Australian hotels will not be forced via compliance legislation to adopt a NABERS rating as a compulsory measure after the Federal Government rejected a recommendation to do so from a review into emissions reductions on commercial premises.
The rejection means hotels can continue implementing their own methods of reducing energy usage rather than being legally required to enforce standards that may have a negative effect or none at all.
Chaired by Grant King, the ‘Report of the Expert Panel Examining Additional Sources of Low Cost Abatement’ included a recommendation that the NABERS and Commercial Buildings Disclosure schemes be expanded to hotels, however this was rejected by the federal government.
According to the TAA, many hotels across Australia are already actively exploring and implementing their own measures to reduce energy use, including a choice to adopt a NABERS rating, and that the industry shouldn’t be forced into a situation which would ultimately be little more than an expensive exercise in red tape designed to appease bureaucrats.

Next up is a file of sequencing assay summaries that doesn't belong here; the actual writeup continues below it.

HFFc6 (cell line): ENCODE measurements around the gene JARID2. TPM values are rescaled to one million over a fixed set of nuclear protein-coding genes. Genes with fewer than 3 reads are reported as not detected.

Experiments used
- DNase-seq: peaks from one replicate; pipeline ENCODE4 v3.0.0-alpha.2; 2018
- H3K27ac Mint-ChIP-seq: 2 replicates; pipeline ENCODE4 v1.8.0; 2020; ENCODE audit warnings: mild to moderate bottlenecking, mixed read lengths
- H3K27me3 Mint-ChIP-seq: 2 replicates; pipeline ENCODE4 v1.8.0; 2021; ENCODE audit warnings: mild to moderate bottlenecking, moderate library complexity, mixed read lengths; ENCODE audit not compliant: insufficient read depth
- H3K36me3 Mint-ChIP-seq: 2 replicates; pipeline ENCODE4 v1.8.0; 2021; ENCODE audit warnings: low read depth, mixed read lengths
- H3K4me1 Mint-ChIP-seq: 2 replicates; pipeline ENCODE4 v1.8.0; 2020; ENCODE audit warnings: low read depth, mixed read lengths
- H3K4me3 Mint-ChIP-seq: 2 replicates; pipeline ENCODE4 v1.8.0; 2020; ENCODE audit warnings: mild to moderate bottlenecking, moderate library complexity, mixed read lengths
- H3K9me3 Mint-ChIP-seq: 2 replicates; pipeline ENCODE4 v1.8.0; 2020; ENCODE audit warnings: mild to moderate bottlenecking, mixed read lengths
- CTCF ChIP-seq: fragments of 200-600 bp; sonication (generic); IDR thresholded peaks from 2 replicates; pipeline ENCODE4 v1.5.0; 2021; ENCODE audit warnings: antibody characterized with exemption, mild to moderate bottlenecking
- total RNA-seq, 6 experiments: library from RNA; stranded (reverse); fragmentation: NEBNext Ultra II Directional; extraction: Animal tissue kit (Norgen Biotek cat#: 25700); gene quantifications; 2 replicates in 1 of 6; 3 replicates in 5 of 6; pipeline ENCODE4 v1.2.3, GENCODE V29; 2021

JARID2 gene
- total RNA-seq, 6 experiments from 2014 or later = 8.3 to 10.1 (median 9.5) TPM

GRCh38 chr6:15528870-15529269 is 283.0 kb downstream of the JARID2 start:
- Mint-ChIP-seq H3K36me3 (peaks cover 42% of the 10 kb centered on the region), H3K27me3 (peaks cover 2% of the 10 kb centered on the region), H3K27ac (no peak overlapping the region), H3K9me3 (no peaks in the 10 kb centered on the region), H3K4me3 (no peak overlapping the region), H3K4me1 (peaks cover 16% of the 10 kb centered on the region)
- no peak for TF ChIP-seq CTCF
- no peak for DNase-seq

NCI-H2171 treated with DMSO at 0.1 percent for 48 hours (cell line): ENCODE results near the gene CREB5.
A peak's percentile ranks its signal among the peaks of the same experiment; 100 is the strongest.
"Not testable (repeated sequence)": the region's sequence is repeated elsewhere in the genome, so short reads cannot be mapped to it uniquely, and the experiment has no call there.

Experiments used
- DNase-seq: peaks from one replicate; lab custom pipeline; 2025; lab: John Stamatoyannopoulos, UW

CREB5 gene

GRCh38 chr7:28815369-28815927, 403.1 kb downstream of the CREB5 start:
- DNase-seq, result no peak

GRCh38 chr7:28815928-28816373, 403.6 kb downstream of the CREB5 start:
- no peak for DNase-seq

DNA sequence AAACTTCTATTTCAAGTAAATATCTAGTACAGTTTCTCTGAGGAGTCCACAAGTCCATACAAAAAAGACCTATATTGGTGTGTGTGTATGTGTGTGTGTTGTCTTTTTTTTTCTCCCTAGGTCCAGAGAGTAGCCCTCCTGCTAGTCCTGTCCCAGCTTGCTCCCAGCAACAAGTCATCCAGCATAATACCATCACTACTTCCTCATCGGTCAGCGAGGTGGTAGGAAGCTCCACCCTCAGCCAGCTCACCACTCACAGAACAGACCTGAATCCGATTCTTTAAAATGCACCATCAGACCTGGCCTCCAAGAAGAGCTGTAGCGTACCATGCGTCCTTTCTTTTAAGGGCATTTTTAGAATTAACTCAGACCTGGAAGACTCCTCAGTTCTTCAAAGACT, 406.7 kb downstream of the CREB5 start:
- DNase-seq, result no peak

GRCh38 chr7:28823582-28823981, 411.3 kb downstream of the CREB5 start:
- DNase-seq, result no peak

National CEO, Michael Johnson, said by avoiding the compliance headache, hotels could continue to put in place their own, more practical, measures to cut energy use, reduce costs and ultimately reduce emissions.
“For years Australian hotels have been world-leading in their pursuit for innovative and practical solutions to reduce emissions, which has been driven in large part by rising energy costs,” Johnson said.
“From forming Renewable Energy Power Purchase Agreements with energy providers through to implementing Power Factor Correction Systems and Building Management Systems, Australia’s hotels have been getting on with the job of increasing energy efficiency and driving down emissions,” he added.